Referring now to FIG. 1, where the present invention is generally referred to with numeral 10, it can be observed that it basically includes a tubular elongated structural assembly 20 with a mailbox B mounted on its upper end and the lower end being rigidly mounted to concrete slab S in one of the preferred embodiments. Tubular elongated structural assembly 20' is showing in phantom in FIG. 1 showing how it can be deflected through the application of force. After the force ceases, assembly 20' recovers its upright orientation. Assembly 20 comprises of two sections: upper section 30 and lower section 40 with an internal spring member 50 bringing them towards each other. These two sections are abuttingly and coaxially positioned with respect to each other. Rubber cover 60 is designed to protect the interface between upper section 30 and lower section 40 from dust and dirt. Preferably, upper section 30 starts substantially at ground level and extends upwardly to a suitable distance where mailbox B is mounted to permit the ready withdrawal of mail.
In FIG. 2, a detailed cross-sectional view of the abutting section is shown. The lower end of upper section 30 is threaded and receives threaded flanged ring 32 that comes in contact with similar threaded flanged ring 42. Rubber cover 60 covers threaded flanged ring 32 completely and part of threaded flanged ring 42. In this manner, more structural stability is introduced to tubular elongated structural assembly 20.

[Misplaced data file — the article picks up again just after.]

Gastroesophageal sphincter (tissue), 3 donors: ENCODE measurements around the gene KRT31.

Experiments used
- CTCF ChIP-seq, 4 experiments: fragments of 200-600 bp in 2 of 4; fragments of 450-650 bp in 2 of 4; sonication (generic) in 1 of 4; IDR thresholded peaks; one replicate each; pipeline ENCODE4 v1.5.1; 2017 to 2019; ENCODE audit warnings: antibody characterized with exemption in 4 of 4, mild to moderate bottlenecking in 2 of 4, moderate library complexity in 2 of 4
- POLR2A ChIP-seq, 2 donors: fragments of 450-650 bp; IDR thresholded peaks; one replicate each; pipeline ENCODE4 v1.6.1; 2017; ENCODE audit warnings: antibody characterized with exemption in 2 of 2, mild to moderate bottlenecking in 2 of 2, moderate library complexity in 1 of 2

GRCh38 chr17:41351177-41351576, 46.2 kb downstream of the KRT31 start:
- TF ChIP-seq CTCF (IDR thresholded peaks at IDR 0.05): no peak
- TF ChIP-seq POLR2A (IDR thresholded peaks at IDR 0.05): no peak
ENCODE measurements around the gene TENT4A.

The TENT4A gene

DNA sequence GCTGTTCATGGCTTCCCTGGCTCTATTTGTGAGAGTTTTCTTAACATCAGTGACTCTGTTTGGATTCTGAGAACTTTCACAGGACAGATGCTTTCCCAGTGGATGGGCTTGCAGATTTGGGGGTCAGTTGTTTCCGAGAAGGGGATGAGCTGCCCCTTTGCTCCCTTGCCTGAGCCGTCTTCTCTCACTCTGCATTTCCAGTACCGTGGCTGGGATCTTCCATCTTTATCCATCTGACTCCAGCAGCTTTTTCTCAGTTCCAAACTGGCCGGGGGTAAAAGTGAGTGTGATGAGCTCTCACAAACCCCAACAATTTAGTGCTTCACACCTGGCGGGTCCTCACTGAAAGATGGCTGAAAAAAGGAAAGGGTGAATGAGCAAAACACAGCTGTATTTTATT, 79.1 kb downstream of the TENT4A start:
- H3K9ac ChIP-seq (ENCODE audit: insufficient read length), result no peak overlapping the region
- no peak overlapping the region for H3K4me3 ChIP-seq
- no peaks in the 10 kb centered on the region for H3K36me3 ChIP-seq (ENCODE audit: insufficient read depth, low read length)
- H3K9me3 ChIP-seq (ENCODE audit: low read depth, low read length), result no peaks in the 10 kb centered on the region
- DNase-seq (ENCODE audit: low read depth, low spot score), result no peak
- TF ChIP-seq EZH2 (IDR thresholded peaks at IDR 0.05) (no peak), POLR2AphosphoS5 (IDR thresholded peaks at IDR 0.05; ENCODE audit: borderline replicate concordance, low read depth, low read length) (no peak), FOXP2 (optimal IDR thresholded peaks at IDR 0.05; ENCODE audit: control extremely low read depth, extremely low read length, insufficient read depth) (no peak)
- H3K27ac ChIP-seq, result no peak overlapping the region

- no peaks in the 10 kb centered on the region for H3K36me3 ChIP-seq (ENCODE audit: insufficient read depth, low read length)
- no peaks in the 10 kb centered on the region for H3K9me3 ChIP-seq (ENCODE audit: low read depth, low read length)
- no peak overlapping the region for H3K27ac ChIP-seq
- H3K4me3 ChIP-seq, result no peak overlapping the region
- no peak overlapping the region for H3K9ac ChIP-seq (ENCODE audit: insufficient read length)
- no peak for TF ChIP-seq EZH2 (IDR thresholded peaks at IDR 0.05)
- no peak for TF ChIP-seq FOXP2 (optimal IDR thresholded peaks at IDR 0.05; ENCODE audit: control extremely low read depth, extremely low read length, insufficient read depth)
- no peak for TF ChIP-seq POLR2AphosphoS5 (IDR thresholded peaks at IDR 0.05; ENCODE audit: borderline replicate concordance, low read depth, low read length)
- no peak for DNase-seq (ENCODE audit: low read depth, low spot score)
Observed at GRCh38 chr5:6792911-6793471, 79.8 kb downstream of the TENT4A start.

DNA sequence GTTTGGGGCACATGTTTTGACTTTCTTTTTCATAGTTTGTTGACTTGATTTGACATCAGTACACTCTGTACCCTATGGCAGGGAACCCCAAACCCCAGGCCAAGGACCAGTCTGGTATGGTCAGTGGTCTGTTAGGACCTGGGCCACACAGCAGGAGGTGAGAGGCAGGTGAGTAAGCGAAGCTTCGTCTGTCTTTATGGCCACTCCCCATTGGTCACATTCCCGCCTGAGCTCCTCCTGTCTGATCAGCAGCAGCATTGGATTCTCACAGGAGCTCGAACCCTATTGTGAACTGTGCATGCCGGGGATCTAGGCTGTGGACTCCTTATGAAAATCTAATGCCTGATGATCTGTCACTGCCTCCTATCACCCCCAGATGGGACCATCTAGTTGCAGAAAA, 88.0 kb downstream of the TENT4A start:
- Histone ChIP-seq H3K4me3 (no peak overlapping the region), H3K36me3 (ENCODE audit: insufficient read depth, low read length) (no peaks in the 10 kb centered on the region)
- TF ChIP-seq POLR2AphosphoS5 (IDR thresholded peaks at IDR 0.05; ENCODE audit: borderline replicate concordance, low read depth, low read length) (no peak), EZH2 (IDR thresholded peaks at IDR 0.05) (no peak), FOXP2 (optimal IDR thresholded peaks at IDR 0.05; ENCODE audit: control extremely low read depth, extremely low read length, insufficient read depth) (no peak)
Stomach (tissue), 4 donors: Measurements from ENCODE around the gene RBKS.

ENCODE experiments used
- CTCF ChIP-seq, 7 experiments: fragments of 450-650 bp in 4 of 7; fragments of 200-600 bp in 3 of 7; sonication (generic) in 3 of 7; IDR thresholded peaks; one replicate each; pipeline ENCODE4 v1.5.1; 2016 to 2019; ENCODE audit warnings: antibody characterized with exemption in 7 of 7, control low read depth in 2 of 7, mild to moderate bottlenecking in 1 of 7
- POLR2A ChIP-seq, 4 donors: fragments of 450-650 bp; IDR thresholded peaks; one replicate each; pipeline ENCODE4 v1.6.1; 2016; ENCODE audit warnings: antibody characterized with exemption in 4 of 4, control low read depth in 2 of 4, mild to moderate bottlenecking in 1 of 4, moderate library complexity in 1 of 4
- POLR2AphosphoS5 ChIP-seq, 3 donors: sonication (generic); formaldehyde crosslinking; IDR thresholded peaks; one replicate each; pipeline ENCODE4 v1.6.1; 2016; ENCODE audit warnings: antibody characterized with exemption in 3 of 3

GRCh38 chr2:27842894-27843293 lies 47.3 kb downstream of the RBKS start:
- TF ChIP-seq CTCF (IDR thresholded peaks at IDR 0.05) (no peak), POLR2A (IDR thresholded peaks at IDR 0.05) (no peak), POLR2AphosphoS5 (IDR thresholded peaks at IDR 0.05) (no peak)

Spring member 50 is housed within tubular elongated structural assembly 20 and it is pre-stressed sufficiently to exert and effective amount of force that urges upper section 30 towards section 40. In this manner, upper section 30 recovers its coaxially disposed position with respect to section 40 which in the preferred embodiment extends upwardly. Different degrees of pretensioning can be achieved by hooking ends 52 and 54 of spring 50 to internal pins 36 and 46 that are transversally disposed inside tubular section 30 and 40, respectively, and are removably inserted through openings 37 and 47. When upper section 20 is deflected, the horizontal component of the spring contraction force is approximately the spring contraction force multiplied by the sine of the angle of deflection. The larger the deflection angle, the larger the horizontal force component that will urge upper section to recover its coaxial alignment with lower section 40. It is important to note that the recovery force is composed of the torsional recovery force plus the horizontal component of the pre-tensioning force. The horizontal component of the pre-tensioning force is approximately the sine of the angle (A) multiplied by the pre-tensioning force magnitude.